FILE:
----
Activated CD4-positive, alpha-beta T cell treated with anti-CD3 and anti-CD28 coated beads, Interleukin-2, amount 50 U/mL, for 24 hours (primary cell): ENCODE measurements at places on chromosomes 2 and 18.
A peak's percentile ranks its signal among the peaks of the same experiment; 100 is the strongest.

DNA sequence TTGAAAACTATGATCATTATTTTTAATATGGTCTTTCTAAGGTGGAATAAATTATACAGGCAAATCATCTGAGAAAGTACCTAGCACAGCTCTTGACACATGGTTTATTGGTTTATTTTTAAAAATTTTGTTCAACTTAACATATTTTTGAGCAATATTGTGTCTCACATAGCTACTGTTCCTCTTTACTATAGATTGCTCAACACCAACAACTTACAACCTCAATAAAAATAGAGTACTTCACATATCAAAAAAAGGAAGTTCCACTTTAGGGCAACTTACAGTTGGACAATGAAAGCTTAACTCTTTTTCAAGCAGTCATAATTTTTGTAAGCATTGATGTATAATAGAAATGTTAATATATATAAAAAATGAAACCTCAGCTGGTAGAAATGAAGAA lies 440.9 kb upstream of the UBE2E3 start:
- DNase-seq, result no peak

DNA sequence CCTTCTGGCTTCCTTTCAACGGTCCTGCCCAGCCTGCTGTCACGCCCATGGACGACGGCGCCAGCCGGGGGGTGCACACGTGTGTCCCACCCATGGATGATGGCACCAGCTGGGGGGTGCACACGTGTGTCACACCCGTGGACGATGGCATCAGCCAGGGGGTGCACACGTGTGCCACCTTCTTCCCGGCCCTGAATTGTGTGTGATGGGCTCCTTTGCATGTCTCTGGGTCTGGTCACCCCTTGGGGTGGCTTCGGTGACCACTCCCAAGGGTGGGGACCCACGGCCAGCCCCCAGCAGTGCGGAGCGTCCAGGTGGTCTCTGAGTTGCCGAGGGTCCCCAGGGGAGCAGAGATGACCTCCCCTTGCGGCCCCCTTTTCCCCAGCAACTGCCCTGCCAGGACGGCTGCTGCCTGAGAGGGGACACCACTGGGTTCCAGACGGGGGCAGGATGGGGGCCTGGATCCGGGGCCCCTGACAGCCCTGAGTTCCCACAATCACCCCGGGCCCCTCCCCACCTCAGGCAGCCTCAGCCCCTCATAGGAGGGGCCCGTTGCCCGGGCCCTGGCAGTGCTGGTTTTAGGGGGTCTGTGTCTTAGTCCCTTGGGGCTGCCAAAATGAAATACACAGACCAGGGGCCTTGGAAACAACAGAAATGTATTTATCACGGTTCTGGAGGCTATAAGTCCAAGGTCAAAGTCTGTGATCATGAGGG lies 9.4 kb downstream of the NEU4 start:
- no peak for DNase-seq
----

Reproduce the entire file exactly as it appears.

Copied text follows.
Activated CD4-positive, alpha-beta T cell treated with anti-CD3 and anti-CD28 coated beads, Interleukin-2, amount 50 U/mL, for 24 hours (primary cell): ENCODE measurements at places on chromosomes 2 and 18.
A peak's percentile ranks its signal among the peaks of the same experiment; 100 is the strongest.

DNA sequence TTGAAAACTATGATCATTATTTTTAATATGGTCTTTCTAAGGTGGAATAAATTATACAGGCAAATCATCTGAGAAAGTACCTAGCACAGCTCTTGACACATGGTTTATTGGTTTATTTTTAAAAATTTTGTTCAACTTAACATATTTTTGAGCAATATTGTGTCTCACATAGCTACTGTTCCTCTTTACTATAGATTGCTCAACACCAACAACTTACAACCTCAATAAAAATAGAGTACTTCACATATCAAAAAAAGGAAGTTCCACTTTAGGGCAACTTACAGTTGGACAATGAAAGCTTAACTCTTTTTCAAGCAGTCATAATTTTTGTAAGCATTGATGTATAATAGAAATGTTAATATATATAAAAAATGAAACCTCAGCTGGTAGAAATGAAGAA lies 440.9 kb upstream of the UBE2E3 start:
- DNase-seq, result no peak

DNA sequence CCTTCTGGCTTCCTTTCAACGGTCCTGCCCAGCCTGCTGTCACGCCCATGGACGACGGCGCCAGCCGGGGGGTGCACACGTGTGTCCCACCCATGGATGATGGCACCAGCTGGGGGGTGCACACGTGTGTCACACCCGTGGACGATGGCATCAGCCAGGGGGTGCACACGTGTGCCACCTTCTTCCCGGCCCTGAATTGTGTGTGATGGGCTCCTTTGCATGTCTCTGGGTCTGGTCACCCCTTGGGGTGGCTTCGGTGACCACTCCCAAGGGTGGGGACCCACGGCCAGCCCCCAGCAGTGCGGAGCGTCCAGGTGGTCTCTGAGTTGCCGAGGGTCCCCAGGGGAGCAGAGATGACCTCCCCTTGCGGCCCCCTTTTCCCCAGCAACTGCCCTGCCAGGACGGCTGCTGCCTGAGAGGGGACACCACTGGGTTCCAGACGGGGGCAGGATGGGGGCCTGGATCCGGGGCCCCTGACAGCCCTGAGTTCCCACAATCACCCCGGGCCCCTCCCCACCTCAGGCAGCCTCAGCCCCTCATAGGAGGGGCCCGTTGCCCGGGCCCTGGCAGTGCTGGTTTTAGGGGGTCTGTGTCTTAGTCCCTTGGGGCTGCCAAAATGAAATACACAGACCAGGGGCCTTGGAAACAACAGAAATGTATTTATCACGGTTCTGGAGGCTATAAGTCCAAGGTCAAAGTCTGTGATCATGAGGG lies 9.4 kb downstream of the NEU4 start:
- no peak for DNase-seq